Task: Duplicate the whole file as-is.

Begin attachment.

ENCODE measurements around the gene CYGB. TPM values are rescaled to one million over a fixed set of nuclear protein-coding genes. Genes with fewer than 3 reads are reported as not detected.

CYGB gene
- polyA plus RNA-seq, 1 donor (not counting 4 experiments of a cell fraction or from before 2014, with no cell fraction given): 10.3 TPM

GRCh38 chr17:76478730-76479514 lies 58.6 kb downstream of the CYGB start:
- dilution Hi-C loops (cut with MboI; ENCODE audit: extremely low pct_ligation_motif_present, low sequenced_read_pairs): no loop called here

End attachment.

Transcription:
ENCODE measurements around the gene CYGB. TPM values are rescaled to one million over a fixed set of nuclear protein-coding genes. Genes with fewer than 3 reads are reported as not detected.

CYGB gene
- polyA plus RNA-seq, 1 donor (not counting 4 experiments of a cell fraction or from before 2014, with no cell fraction given): 10.3 TPM

GRCh38 chr17:76478730-76479514 lies 58.6 kb downstream of the CYGB start:
- dilution Hi-C loops (cut with MboI; ENCODE audit: extremely low pct_ligation_motif_present, low sequenced_read_pairs): no loop called here